COVID-19 nixed spring sports; now Philly-area Division I schools decide what to do with senior athletes

Dave Uram
May 14, 2020 - 11:53 am

PHILADELPHIA (KYW Newsradio) — College athletes have been training for their entire lives to compete at the highest level of their sports. To many, their senior season is the last stretch of competitive athletics they experience before entering the next phase of adulthood. But the coronavirus pandemic wiped out most, if not all, of everyone’s spring seasons.

As a result of that, in March, the NCAA granted an extra year of eligibility for spring athletes. However, this did not guarantee returning seniors the scholarships they were previously granted. That was left up to the respective universities and colleges, who have the option to carry more scholarships for next season.

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Some Division I schools in the Philly area have been making decisions over the past two months, while others are still finalizing their plans. Temple was ahead of the game in terms of honoring scholarships of every senior who decides to come back for an extra year.

“We were thinking about that even before the NCAA passed this legislation, because we could see it coming down the pike,” Larry Dougherty, senior associate athletic director for strategic communications, said.

Dougherty said the mindset of Temple’s athletic director, Dr. Patrick Kraft, was to make sure the department did all it could for athletes affected by the shutdown of college sports, regardless of whether they were winter or spring participants. (Winter athletes weren’t granted an extra year, even though the end of their season was cancelled.)

“And our athletic director was really being, as he always is, looking out for our student athletes’ welfare and trying to do the best we can for them in this time of crisis — because, at the end of the day, it’s all about our student-athletes,” Dougherty said.

The abrupt cancellation of a season in its infancy is certainly tough to accept.

“What was even more difficult was how we had to quickly social distance,” Dougherty said. “We didn’t really have the chance to comfort these student athletes because we were worried about their safety, and the university as a whole worried about the safety of all of our students, and trying to quickly get them out of harms way, so to speak, and get them home to their families. …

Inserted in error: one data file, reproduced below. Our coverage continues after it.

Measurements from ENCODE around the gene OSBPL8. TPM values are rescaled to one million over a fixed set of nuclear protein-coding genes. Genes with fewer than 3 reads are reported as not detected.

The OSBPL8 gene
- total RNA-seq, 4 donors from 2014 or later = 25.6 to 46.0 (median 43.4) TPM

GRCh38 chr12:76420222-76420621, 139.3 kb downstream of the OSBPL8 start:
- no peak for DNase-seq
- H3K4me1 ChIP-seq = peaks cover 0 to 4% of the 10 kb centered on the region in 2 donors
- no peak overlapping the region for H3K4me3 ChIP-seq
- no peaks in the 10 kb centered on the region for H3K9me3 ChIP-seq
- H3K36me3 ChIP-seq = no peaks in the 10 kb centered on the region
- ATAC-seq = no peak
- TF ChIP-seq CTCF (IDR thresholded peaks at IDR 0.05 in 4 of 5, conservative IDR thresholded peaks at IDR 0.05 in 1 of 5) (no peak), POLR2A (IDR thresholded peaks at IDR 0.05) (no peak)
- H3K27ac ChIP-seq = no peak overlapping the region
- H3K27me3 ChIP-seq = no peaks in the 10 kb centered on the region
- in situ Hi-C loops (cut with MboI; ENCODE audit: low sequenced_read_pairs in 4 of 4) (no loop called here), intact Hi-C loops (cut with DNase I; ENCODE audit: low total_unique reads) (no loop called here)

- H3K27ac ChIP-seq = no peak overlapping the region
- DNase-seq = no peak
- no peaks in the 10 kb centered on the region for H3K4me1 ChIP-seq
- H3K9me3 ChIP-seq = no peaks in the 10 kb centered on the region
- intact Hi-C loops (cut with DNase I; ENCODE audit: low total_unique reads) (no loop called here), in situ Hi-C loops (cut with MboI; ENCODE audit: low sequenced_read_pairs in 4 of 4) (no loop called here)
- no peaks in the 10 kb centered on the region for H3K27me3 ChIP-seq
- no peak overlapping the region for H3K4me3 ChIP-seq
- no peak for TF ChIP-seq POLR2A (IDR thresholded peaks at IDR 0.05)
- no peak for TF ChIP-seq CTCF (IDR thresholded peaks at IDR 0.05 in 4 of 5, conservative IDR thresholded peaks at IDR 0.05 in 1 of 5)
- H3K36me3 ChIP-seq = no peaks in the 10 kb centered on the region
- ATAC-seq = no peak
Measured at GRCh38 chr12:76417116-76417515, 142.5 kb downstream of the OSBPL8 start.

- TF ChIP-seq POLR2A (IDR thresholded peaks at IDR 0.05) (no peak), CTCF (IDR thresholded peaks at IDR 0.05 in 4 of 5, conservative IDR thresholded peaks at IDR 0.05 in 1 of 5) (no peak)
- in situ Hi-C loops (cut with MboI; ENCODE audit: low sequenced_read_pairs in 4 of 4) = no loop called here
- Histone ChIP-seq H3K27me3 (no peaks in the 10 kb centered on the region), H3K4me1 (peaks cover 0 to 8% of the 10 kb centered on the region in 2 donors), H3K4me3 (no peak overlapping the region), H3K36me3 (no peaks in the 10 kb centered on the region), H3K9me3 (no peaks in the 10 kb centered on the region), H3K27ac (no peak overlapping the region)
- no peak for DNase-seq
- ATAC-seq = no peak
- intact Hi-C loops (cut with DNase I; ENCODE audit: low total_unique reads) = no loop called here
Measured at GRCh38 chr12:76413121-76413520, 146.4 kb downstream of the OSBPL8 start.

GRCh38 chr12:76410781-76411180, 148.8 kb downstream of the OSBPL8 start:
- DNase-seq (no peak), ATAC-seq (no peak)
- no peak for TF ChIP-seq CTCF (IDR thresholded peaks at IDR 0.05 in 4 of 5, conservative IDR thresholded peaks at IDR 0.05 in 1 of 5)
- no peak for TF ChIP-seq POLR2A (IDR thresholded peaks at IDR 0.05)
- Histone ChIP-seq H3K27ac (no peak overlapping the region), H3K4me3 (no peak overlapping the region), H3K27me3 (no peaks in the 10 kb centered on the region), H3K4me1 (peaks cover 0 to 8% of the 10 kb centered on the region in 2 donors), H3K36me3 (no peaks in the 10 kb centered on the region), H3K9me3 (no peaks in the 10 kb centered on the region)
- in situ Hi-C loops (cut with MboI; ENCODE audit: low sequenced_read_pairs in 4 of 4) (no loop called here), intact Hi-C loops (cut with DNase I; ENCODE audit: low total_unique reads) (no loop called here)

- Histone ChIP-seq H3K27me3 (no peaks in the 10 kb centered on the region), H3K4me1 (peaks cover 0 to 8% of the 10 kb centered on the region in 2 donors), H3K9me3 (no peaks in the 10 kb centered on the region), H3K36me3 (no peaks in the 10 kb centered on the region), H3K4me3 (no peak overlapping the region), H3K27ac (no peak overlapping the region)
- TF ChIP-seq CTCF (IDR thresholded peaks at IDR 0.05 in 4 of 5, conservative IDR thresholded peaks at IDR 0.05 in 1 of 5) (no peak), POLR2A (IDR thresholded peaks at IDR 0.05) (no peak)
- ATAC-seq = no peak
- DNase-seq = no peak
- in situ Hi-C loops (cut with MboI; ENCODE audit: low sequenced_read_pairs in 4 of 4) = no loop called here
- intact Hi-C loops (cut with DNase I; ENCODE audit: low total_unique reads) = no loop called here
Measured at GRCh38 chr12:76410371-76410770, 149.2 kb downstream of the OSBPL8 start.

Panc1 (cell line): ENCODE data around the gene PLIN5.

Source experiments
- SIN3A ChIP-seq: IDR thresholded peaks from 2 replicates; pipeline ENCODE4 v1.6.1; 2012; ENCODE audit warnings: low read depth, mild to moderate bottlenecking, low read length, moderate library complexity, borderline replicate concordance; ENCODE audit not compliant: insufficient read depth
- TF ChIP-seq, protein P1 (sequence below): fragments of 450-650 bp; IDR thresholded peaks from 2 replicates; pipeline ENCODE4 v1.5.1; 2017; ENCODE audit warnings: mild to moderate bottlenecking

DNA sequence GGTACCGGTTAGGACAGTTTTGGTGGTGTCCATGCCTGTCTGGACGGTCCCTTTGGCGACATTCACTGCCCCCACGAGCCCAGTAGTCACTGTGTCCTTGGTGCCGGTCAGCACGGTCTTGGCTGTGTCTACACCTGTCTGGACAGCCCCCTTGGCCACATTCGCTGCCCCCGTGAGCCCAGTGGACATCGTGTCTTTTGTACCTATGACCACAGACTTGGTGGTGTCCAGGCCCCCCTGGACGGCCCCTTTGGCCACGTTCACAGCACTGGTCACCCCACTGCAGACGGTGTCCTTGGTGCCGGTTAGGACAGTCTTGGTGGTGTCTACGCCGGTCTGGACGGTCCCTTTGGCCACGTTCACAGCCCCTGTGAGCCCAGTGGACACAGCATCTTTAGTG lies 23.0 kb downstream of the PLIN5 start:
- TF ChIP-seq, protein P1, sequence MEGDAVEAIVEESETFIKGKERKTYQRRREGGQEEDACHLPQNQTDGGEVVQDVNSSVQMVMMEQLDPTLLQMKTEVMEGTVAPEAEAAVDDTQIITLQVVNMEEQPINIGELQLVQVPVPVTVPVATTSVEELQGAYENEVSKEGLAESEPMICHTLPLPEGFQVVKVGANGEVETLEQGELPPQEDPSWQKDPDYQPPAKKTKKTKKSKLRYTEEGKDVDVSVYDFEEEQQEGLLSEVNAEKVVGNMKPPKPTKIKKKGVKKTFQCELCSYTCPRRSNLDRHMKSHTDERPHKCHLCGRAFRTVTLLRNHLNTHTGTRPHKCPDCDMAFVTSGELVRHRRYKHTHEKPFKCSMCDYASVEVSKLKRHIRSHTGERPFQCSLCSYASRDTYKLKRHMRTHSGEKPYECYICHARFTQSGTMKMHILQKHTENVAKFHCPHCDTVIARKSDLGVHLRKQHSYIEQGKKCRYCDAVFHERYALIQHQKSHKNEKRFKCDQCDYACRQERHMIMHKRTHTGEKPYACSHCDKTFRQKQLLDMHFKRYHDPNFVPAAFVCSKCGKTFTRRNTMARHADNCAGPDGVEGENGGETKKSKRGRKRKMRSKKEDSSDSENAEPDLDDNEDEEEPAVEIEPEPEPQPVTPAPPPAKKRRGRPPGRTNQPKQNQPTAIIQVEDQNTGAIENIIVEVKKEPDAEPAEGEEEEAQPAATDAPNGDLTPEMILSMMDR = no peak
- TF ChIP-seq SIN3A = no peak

“Some student athletes took it better than others. I think they all persevered, as they would, because they’re used to overcoming and I’m proud of how they’ve handled this crisis.”

Dougherty explained it’s not just the school making a decision about what to with returning spring seniors for next season, it’s the athletes as well. Some might have jobs lined up after graduation, so choosing to continue some form of education for another year of competitive sports isn’t an easy, no-brainer choice. He said the school has been able to assist the students with their decisions — coaches, tutors and mentors, on athletic and academic strategy; and mental health professionals on coping with stress.

“We have a lot of support in place for them,” Dougherty said. “At the end of the day, we want to give them all those tools to make the proper decision for what’s best for them.”

La Salle University’s situation is similar to Temple’s. A LaSalle representative said by email that the university is extending the opportunity for spring seniors to come back for next school year, which includes scholarships.

St. Joseph’s University released a statement Wednesday announcing that, as of now, around 30 senior spring athletes are returning and will be given athletic aid. The statement added that aid will be accommodated through the current financial aid budget for the upcoming academic year.

A Villanova University representative said by email that they are doing their best to work within budget to welcome everyone back. Some athletes and coaches are still deciding, but others have committed to returning. Asked if that includes guaranteed scholarships, the representative said spring coaches are still evaluating everything and hope to have rosters and budgets confirmed in the weeks ahead.

A Drexel representative said by email that the university is working with each athlete individually on their options. They’re expecting a number of them to return and hope to give them an opportunity to make up a lost spring season, despite the current uncertainty.